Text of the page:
As defenders of free expression and artistic freedom, the National Coalition Against Censorship (NCAC) strongly condemns the removal of an artwork commemorating a victim of a police shooting from a Memorial Day exhibit in Miami Beach, Florida. In addition to likely violating the artist’s constitutional right to free expression, the removal of the work is antithetical to the spirit of Memorial Day and shows a particular disregard for its African American roots.

Miami Beach City Manager Jimmy Morales requested the removal of a piece by artist R. Jackson that memorializes Raymond Herisse, a young black man fatally shot by Miami Beach Police on Memorial Day weekend in 2011. The piece was part of “I See You Too”, an installation at a gallery on Lincoln Road that explored the effects of propaganda on public perception of people of color. A wall label described the work as an affirmation of #BlackLivesMatter that “call[s] into question the excessive force, racial discrimination, violence, and aggression often present in interactions between police and unarmed Black civilians.”

The work’s removal is especially ironic since it was part of the city-wide program “ReFrame”, an attempt to make Memorial Day celebrations more inclusive of Miami Beach’s black community. A city spokesperson said that the program’s purpose was to create an opportunity for inclusiveness, and the City Manager felt that the artwork fell short of this objective. But surely it is the City’s shortsighted removal of the artwork that fell short of inclusivity. As an act of censorship it will likely cast a chilling effect on the city’s future collaborations with black artists.

artwork by R. Jackson

The artwork and the reasoning behind its removal recalls other recent incidents where artworks were removed over their criticism of police. In a high profile 2017 controversy, a student artwork was removed from display on Capitol Hill by Republican lawmakers over its depiction of police as pigs in a protest against the police shootings in Ferguson (MO). Efforts to restore the work ultimately failed.

The ability to freely criticize government actors, such as law enforcement officials, is one of the foremost reasons why the First Amendment exists. Citizens’ freedom to speak out against perceived governmental abuses and injustices is necessary for the health of our democracy: were government able to silence such criticisms, meaningful political discourse would be impossible.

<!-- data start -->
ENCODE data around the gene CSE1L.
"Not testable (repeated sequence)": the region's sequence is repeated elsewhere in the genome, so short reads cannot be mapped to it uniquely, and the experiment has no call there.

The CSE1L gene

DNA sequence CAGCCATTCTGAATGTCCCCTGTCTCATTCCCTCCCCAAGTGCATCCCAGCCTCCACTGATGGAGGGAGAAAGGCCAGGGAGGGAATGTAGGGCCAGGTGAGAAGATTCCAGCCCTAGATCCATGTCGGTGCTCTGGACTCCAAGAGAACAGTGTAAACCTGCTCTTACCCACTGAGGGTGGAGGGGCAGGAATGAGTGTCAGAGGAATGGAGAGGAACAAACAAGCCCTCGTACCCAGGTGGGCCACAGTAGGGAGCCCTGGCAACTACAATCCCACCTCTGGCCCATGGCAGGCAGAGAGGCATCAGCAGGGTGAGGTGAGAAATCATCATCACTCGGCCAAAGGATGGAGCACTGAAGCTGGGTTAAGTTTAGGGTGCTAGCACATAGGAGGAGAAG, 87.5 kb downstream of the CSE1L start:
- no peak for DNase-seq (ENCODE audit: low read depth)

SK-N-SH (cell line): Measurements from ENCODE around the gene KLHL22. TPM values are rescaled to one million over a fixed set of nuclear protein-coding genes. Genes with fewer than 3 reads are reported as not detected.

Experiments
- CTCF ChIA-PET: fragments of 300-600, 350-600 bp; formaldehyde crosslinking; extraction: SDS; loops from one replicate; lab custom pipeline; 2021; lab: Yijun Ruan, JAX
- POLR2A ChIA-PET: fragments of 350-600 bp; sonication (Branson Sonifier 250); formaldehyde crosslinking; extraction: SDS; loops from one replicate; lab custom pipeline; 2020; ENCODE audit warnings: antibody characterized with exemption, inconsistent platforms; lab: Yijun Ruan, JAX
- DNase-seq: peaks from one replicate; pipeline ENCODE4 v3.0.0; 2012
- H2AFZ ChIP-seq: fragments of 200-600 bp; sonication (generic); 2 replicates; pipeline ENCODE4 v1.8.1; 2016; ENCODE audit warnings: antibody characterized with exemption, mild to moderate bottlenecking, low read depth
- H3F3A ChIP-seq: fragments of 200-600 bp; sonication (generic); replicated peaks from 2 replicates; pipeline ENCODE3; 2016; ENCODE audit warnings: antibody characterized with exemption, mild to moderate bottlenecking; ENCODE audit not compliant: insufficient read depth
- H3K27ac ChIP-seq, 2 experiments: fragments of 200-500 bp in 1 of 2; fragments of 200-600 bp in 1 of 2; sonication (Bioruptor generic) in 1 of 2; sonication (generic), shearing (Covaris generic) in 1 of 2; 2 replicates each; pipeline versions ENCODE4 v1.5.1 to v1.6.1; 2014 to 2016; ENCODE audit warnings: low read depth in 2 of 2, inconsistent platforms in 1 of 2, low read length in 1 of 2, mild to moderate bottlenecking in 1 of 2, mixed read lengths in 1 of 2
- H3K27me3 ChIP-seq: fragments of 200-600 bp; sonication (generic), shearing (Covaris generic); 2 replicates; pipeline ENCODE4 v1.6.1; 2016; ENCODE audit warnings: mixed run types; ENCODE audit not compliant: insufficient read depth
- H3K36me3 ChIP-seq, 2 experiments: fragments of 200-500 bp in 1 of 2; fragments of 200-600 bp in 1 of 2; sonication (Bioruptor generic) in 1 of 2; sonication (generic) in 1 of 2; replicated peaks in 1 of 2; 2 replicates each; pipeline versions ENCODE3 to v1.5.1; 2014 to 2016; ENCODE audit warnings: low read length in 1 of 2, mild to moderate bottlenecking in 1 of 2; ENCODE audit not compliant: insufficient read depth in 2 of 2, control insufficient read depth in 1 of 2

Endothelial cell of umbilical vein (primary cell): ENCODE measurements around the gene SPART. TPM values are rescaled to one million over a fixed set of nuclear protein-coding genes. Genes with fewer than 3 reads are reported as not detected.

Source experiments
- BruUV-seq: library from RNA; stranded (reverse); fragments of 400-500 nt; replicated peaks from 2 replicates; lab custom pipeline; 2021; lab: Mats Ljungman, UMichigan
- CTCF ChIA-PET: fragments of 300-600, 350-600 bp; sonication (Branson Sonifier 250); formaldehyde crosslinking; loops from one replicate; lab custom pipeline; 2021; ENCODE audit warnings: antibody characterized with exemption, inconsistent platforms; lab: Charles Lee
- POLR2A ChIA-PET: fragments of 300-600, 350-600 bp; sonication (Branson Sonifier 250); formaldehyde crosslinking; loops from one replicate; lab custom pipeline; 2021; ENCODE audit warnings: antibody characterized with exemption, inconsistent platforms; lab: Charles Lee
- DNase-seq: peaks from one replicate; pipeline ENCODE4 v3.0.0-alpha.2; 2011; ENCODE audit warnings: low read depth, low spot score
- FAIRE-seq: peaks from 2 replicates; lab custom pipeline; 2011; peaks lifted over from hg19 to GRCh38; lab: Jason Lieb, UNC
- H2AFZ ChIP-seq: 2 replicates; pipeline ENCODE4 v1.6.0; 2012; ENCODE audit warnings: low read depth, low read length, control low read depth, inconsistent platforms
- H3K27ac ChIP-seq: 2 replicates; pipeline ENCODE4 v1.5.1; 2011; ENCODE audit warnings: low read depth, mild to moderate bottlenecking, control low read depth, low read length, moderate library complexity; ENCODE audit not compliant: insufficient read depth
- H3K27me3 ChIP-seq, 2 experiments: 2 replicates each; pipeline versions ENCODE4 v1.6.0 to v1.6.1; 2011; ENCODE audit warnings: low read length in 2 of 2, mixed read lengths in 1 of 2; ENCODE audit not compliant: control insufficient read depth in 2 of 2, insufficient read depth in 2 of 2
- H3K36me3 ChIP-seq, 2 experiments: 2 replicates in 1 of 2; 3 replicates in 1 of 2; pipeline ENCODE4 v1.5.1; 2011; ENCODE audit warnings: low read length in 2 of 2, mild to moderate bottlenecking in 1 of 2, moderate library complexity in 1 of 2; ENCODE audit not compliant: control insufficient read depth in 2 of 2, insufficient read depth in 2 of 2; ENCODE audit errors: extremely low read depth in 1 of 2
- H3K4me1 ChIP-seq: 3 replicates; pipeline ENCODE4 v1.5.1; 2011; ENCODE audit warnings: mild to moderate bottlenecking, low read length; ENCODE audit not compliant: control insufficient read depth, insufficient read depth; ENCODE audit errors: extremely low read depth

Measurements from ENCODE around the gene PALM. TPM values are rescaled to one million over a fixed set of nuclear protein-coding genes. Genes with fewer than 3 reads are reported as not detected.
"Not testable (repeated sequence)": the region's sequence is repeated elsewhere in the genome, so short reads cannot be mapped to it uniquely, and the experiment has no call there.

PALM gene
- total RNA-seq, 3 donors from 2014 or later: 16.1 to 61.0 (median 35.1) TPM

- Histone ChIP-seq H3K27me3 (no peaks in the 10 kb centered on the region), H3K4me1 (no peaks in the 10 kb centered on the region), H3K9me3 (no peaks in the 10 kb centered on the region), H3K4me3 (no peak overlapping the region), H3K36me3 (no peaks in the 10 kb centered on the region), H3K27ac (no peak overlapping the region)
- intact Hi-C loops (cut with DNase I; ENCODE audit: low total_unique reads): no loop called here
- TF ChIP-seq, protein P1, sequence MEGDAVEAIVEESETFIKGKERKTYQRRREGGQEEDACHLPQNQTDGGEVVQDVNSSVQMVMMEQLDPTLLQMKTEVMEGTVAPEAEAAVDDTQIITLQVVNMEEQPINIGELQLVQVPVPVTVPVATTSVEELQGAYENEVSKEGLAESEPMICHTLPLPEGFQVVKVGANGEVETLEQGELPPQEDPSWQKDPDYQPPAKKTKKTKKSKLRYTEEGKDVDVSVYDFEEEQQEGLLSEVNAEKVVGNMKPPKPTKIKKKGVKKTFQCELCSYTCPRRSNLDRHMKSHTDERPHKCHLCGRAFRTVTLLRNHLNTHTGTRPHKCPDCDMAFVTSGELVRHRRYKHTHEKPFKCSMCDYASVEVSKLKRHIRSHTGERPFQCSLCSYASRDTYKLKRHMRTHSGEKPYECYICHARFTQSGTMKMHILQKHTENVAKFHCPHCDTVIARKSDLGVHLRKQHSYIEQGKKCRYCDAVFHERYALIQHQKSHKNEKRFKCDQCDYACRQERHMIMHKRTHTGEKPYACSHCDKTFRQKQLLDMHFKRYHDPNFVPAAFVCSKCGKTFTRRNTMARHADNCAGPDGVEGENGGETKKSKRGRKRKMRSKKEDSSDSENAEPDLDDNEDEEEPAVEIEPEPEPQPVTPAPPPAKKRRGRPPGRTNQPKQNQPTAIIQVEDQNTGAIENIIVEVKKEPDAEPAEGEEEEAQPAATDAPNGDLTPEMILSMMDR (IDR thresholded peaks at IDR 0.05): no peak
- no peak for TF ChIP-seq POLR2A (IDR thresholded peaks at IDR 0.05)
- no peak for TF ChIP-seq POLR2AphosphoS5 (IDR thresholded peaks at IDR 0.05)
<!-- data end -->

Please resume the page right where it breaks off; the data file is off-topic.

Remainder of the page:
Updated 11/3/2023 – After nearly three and a half years of going through the courts, the ACLU of Florida’s First Amendment claims on behalf of the curators and artist behind the Raymond Herisse mural have been rejected by a federal appeals court. On October 27, 2023, 11th Circuit Court of Appeals upheld a lower trial court’s decision that the City of Miami Beach had acted within its rights when it elected to remove the mural. The court reasoned that since the City had commissioned the work, owned the work, and provided exhibition space, its display of the work effectively functioned as “government speech,” rather than a display of the artist’s or curators’ “private speech.”
The dismissal of this lawsuit will likely impact opportunities for free expression in our public spaces, marking an expansion of what can be constituted as “government speech” beyond the reach of First Amendment protections. While on its face such an expansion might seem benign, this case illustrates why and how treating an artwork as government speech can legally stifle artistic expression. As a result, any manner of controversial artworks that are part of government arts programs will be at risk of “legal” censorship, especially if they are unpopular, controversial, or criticize government agencies.